Part I: Background, motivation, initial challenge
This is an extremely important point: themes of social policy; of more academic or theoretical issues; even themes concerning the very future of economic systems arise from a discussion of what we can learn from precapitalist forms of society. (See the Tocqueville quote on the right side of this blog.) Here's a quick question to demonstrate my point: where was the first social security program enacted? Answer: Bismarck's Germany, 1889. Interestingly enough, the social security act page on the government website has at the top a disclaimer: THIS IS AN ARCHIVAL OR HISTORICAL DOCUMENT AND MAY NOT REFLECT CURRENT POLICIES OR PROCEDURES.
I beg to differ. History can tell you a lot about contemporary policy, especially an act such as this one which was introduced in the U.S. as part of New Deal legislation in the 1930s. But why did Bismarck enact it? In part, to quell labor unrest. He did it to appease labor which was obviously pushing for more radical reform. Social security was just enough to keep them happy with a labor reform and to not hurt capital too much. The fact that social security was instituted as part of New Deal reforms at a time when, as Sombart would later write, "workers learned to look toward the State to solve their conflicts with capital" (paraphrased) tells you a lot about historical contingency and how it influences contemporary policy. In short, policies that are sometimes seen as a victory for leftists were really, at another point in time, merely a compromise between parties who were looking towards much more radical change -- that goes for both labor and capital! And even further, that very fact changed how future labor radicalism in unions was expressed!! (Think carefully about the Sombart quote!)
So given the importance of history, might we find elements of so-called "primitive societies" in our contemporary one? And if so, how do they interact on the scene of policy or academic discussions? It's a big question to tackle but their are clues in the example of Bismarck's policy. This is my specific thesis: The historical and contemporary existence (both of which need to be proved) of moral economies -- more specifically, institutions of democratic governance of the economic sphere-- work against capitalist institutions that have aimed, since day 1, to separate the spheres of politics and economy.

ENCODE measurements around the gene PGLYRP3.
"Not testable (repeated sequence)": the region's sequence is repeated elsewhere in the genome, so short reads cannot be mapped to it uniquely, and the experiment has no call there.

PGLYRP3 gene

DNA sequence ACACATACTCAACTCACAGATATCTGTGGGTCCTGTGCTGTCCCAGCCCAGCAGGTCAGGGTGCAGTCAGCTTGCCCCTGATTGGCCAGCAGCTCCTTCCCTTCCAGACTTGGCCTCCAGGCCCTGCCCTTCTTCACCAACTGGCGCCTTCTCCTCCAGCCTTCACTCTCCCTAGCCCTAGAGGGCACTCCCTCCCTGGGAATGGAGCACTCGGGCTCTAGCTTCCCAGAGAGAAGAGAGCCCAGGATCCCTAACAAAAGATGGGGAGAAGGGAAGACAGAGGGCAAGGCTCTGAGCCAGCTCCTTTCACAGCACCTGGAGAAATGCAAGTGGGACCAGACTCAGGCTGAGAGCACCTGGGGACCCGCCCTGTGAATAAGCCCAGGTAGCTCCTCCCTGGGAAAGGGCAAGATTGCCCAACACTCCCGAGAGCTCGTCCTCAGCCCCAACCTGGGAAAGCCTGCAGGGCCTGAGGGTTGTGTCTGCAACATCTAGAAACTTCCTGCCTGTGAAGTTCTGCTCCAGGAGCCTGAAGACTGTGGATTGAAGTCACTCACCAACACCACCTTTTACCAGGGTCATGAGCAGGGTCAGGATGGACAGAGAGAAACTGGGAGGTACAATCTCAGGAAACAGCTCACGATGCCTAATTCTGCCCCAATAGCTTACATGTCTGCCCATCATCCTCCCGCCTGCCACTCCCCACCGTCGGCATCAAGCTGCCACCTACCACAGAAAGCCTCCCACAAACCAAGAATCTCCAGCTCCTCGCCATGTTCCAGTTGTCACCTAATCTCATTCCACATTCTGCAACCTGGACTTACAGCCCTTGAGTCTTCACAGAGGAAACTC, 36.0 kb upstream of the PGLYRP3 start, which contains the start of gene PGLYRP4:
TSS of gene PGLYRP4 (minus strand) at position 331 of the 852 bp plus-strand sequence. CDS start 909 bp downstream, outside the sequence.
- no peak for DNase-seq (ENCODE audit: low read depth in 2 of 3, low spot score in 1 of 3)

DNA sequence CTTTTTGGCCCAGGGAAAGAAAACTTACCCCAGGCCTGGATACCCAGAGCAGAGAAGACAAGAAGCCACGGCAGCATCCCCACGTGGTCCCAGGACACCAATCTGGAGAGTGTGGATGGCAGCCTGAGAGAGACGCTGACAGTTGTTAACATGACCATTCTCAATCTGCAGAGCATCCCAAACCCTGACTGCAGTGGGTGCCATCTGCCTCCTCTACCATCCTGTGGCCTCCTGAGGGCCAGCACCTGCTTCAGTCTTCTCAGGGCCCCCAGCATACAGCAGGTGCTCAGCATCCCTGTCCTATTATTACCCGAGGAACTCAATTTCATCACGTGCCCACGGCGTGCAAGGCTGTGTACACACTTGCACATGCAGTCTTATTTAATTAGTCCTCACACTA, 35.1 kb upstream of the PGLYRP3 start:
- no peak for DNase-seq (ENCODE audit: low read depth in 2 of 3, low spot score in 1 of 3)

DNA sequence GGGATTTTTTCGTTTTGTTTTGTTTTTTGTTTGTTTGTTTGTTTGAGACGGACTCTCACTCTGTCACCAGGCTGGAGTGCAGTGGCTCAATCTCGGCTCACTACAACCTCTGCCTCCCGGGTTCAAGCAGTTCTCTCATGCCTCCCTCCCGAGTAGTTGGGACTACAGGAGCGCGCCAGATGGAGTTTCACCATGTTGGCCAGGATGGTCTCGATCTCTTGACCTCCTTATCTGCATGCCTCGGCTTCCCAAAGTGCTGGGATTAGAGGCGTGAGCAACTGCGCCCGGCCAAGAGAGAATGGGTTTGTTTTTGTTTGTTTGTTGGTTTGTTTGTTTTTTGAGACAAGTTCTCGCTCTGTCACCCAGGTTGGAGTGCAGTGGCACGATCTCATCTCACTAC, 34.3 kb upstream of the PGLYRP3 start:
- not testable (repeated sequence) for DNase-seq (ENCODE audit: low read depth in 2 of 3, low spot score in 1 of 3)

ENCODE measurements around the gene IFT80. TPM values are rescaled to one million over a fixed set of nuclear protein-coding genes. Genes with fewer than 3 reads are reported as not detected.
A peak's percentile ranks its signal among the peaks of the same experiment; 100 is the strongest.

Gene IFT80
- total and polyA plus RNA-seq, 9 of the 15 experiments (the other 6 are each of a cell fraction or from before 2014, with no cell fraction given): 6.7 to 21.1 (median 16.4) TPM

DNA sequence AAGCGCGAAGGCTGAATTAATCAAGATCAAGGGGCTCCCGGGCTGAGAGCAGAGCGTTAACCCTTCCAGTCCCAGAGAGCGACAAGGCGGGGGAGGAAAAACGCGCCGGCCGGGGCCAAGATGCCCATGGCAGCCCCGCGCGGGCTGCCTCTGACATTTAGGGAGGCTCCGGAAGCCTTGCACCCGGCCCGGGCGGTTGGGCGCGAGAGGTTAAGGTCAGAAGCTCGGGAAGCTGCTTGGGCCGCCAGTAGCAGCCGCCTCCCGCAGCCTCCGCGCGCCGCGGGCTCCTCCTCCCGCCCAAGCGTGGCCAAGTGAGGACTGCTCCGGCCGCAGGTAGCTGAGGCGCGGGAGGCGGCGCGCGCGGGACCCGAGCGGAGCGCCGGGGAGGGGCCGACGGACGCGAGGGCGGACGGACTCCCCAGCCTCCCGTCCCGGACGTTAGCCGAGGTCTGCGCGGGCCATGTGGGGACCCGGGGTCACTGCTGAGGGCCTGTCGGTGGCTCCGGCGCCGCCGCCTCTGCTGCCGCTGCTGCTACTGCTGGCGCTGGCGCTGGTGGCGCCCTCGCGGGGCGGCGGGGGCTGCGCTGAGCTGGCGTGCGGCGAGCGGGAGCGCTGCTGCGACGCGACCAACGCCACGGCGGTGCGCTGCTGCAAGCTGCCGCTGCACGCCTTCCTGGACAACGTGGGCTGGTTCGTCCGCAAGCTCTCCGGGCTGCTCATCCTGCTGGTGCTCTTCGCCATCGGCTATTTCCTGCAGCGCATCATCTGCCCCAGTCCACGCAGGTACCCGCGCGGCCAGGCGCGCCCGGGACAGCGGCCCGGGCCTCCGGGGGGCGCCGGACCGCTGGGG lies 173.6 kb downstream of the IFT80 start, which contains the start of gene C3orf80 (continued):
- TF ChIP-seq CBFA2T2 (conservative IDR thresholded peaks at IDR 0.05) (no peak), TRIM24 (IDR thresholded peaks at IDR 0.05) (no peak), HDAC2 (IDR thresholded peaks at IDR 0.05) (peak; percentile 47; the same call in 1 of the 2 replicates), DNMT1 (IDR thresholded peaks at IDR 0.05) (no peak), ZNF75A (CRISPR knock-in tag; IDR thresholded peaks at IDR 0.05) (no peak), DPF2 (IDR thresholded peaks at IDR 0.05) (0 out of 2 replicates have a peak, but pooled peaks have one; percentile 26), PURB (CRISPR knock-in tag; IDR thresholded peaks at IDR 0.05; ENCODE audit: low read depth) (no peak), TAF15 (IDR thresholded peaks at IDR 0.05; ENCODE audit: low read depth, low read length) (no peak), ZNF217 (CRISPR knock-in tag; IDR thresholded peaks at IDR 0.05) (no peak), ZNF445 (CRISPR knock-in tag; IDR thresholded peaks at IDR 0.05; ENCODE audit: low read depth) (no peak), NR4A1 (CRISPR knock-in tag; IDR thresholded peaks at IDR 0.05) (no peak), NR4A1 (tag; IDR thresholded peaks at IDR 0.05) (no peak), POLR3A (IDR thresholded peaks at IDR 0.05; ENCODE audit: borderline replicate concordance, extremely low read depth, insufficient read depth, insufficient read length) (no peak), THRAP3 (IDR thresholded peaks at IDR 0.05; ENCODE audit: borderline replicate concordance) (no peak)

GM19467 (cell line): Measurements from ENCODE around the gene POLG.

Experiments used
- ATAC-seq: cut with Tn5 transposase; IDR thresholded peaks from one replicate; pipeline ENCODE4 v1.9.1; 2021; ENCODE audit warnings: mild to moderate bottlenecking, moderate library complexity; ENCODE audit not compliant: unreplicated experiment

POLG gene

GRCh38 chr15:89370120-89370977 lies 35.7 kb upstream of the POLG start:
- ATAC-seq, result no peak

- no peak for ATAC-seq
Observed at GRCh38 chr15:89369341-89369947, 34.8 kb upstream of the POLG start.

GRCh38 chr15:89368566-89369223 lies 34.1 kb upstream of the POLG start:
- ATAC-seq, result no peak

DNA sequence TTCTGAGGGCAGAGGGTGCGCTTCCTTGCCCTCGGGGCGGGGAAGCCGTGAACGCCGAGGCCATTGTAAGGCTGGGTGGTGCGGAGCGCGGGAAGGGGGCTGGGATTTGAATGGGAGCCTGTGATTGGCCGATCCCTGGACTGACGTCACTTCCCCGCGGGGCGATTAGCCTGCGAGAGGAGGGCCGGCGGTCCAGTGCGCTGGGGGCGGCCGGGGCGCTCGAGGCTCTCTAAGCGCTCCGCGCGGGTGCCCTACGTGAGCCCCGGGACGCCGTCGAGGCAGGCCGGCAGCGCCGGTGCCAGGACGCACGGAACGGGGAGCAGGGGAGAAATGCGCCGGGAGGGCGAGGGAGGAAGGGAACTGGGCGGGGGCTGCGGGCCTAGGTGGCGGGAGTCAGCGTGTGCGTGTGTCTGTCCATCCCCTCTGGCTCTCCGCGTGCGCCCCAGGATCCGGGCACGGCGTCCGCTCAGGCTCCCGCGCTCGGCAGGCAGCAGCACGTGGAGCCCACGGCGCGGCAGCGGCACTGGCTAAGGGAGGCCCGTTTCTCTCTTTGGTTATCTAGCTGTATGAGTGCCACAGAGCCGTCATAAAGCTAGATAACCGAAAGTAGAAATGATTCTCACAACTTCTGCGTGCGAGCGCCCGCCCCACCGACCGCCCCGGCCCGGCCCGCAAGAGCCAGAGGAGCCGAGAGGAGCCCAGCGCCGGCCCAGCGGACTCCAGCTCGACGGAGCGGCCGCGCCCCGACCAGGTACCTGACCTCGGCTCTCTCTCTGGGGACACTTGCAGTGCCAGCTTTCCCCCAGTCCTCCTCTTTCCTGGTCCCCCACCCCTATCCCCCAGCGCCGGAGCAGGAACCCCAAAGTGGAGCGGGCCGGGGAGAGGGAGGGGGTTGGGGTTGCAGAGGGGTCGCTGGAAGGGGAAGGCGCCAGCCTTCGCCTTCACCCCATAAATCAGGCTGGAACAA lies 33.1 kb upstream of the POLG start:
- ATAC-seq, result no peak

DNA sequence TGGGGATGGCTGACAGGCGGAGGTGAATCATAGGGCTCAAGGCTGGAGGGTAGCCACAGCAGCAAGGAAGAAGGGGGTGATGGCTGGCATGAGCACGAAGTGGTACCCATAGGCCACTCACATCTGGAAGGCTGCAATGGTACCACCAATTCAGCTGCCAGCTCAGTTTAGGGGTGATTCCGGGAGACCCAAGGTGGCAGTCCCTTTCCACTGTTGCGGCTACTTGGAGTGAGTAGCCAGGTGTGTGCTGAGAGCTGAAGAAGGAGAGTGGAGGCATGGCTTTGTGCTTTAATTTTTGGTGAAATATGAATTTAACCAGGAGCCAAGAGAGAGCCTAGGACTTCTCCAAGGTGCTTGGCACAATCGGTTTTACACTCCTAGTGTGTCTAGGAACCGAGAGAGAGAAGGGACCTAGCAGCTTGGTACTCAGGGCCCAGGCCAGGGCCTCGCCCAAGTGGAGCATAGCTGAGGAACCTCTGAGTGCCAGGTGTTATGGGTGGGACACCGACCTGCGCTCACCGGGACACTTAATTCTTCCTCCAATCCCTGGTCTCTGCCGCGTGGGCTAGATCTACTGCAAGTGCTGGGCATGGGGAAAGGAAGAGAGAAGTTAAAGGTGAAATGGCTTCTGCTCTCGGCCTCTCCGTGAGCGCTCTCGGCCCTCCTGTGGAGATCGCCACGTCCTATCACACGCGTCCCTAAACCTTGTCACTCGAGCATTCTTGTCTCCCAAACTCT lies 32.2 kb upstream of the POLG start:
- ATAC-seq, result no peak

The first important question is: how do we demonstrate the existence of these moral economies? (But don't forget, we eventually want to arrive at an answer to the question of "why study traditional economic institutions?") A helpful related question is, how do you "see" capitalism? I've never written a blog post on "Why 'Imagining History'?" but this is exactly what I mean by it: we must accept that we are largely informed of history through other people imagining historical events, constructed of course from letters and other documents, other evidence that is necessarily incomplete. The task of understanding history is to imagine for yourself in the most complete way how events took place and then unfolded as a sequence. Here we are confronted with the possibility of imagining what capitalism looked like in the early 1800s U.S. and imagining its alternatives.
This is the end of part I, which has summarized the background, motivation and initial problems for exploring the question of the uses and abuses of praising traditional economic institutions. Part II to come in a day or two! And please, feel free to post your own thoughts/answer to the question. I will try to incorporate these views into future posts.